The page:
Social Media

5 Dangers of Social Media for Children And Tips On How Can You Save Them?

FindItMore | Social media are increasingly important for our contacts, also for children. The generation of parents now has at least one more time without Facebook and Whatsapp. But our children now have a complete life history, from the announcement of the pregnancy, on social media. The consequences of this can be far-reaching. Without knowing it, your children can damage themselves by sharing too much online. That is why it is good to inform your children and to draw up guidelines.

5 dangers of social media that you should talk to your children about

1.       The danger of strangers

Children find it difficult to judge people they do not know, and it is even more difficult to see the difference between friends and enemies online. It is very important that parents with younger children know which apps their children use and what those apps do. Many of those applications aimed at young children have a social aspect. People who try to reach children will also use those apps. So be careful that they cannot just be approached by someone they do not know at all.

Explain to your children that many people on social media are not who they say they are. Set on their Facebook or other apps that they cannot just be found by anyone. You can see what apps they use with the help of FamilyTime parental control app. It is best to accept only known friends on their profiles.

2.       Sharing information – do not reveal too much

Another point to explain is how much they can reveal about themselves online. You want to make sure that your child does not just talk to strangers about where he / she lives and is in school. Explain that this type of information has been known to real friends for a long time and that they are ways for strangers with bad intentions to find you. That such a question is not simply asked, but often for a certain purpose. Also make sure that your child adheres to the limitations of the apps, they are not just there.

3.       Beware of placing photos

Children should know the potential risks of what they post online. Especially photos can be very dangerous. It is important that children do not send photos unless they are 100% sure that it is a friend. Photos contain Exif data – information about the location and time that the camera or phone is attached to the photo digitally. This is important to know because someone can use that data to determine the exact geographic location where that photo was taken. On most platforms, Exif data is automatically deleted when placing a photo or video. This is the case on Facebook, Instagram, Twitter, and LinkedIn. Yet it is good to know because it is often communicated by email.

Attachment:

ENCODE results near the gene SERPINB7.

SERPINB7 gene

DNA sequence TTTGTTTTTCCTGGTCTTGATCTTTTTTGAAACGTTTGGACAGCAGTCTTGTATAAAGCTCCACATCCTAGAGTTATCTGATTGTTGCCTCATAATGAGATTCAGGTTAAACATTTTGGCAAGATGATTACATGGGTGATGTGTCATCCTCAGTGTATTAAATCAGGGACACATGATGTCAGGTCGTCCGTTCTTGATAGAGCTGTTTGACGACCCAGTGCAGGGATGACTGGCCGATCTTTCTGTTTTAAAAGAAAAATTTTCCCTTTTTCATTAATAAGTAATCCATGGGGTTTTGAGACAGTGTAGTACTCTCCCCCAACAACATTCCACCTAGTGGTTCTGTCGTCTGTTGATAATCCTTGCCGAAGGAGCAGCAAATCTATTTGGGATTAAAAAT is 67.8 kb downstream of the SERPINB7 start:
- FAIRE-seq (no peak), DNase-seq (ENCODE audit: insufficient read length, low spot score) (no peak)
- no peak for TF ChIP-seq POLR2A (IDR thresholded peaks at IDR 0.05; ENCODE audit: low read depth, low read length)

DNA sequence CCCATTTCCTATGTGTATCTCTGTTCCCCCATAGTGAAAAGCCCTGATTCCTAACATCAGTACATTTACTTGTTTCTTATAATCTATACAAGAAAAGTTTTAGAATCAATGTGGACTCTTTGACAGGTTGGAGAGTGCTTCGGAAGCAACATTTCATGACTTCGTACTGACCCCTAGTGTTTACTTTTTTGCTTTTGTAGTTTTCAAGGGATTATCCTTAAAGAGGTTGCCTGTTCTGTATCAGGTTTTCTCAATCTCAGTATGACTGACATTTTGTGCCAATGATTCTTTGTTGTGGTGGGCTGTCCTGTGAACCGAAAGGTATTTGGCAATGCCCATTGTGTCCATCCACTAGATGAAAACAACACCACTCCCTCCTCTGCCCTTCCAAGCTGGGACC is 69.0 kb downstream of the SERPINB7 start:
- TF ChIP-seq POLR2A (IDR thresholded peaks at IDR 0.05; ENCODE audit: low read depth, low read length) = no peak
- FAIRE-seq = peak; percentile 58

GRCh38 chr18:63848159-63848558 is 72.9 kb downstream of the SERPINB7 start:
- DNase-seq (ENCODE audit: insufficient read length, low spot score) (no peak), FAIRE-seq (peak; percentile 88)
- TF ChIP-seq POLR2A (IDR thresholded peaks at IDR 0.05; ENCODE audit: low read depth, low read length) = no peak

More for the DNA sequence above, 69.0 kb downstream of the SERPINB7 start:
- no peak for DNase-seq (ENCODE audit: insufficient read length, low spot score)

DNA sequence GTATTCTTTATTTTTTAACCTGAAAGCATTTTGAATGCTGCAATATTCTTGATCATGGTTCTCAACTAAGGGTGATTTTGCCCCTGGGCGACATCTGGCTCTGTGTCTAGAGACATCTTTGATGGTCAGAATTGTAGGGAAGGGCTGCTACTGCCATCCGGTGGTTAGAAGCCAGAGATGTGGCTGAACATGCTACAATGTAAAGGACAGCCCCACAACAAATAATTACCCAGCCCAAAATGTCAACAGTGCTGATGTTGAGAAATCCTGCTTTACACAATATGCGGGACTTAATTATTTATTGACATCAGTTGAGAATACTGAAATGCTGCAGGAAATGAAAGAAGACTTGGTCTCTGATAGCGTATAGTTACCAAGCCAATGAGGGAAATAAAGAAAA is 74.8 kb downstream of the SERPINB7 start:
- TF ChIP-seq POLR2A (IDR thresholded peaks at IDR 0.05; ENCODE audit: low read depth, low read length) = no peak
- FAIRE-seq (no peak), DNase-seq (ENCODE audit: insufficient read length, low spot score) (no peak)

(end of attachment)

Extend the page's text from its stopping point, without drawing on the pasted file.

Apart from the Exif data, a photo can also be used to harass you or even make a fool of you. More and more you see that ‘online shaming’ occurs. Here, a photograph is used of a personal nature (e.g. a nude photo) to fool someone for the entire school. Unfortunately, you will never get such a photo again, because it will soon be copied on all sorts of weird sites.

4.       Social media keep everything forever

Parents have to explain to their children that everything on social media will also be visible in the future. This means that in the future universities, colleges, potential employers and everyone else will be able to see your photos that you place when you are 16. Explain to them that if they ever want to become an astronaut, a professional footballer or a prime minister, they can pay more attention to what they now put on Facebook.

5.       Cyberbullying

Talk to your children about bullying and explain that it may not seem as bad when online, but that is just as bad. If you are physically bullied at school as a child, you are at least still safe at home. However, social media is available 24 hours a day, 7 days a week. Now that bullying is happening online, a child is nowhere safe. Therefore, together with your children, make a list of rules about the use of social media and hang them next to the computer. This checklist can contain the following questions:
Is this going to hurt a person’s feelings?
How would I feel if this message read?
Is this in any way threatening?

Try, as with everything open, to talk honestly with your children about social media. Explain to your child, for example, that if they have doubts about a message, they should show it to you. Prohibition does not make sense, it only works secretly in the hand. Moreover, your children would miss all kinds of social interactions. Social media is part of our life, so explaining and learning to deal with it is much better.


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